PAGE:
At the age of 4 or 5, we enter a completely different world. Every student looks like in the same school uniform. Students seek education from learned professionals. There is a particular system of education that operates the whole school. Initially, learning is fun. But with upgrading class, the syllabus becomes vast, and we curse the person who invented school.
Eventually, students try to escape school and the different systems that pressurize us. This awakes a wild hunt within us of the person who’s the root cause of all evils. Here is a brief history of how school was discovered and came into existence.
Horace Mann: the Legend Who Invented the School System
Horace Mann, born in 1796 in Franklin, Massachusetts, is believed to have invented the school system we all know today. He took the role of both a college professor and a college president who taught Latin and Greek. As he became Secretary of Education in 1837, he initiated forward his theory for a system of acknowledged teachers who would teach students an organized curriculum of basic content. For this reason, Mann is often designated as the “Father of the Common School Movement.”
Several other states quickly followed Mann’s system he instituted in Massachusetts.
Another man who is assumed to have invented the school is Harry P. School. Around 1369, he started accumulating neighborhood children with unacceptable behavior and locked them up in a building. In different words, his “school” was a place where children underwent punishment. His way of educating was probably harsh, but the parents of the punished children liked his approach.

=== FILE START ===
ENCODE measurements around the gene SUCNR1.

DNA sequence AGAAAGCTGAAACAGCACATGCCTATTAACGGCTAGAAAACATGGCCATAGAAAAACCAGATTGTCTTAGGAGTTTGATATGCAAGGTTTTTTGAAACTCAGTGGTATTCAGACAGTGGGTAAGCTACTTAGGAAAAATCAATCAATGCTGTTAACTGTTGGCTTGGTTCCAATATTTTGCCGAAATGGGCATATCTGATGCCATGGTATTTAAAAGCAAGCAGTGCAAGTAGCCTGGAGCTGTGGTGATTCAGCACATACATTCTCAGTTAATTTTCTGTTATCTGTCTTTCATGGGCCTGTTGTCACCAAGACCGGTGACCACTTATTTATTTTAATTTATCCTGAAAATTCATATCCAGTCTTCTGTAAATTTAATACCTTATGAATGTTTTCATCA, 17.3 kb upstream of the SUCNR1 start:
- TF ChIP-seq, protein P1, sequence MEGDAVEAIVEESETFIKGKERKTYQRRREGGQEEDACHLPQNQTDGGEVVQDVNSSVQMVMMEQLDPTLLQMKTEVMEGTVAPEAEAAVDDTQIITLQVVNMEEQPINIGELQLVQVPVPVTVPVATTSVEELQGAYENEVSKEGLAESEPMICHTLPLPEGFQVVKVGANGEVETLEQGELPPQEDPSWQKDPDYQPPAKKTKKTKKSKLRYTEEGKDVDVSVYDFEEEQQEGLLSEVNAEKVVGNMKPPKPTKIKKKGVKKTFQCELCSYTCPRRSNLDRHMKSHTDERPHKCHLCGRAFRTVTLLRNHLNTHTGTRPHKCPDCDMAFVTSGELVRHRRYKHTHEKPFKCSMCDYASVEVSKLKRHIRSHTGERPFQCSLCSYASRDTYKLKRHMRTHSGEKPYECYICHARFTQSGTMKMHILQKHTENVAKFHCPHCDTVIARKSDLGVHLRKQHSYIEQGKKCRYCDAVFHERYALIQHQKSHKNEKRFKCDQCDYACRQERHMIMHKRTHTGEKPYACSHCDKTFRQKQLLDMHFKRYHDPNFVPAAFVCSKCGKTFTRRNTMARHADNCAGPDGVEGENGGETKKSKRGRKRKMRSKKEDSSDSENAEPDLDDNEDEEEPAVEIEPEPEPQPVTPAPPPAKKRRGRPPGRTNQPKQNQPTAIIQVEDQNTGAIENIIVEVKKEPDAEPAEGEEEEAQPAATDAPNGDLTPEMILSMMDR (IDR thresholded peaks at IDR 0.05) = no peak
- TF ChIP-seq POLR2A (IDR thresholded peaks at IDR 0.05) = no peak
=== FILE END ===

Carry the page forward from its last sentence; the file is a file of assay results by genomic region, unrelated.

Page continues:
But, Harry P. School is not the originator of school. However, his approach to educate students with his strange trick played as a step-stone to the invention of school wherein education spread in the correct way possible.
By 1918, every state asked students to complete elementary school. Educational advancement grew by leaps and bounds during the 20th century, leading to the advanced systems we enjoy today.
Our education systems might not be that appealing. But, we get to learn so much more in this world in a cubicle. We develop stronger bonds; learn patience, punctuality, cleanliness, values, discipline, and much more. School is the temple of learning which ought to grow within us the seed of values.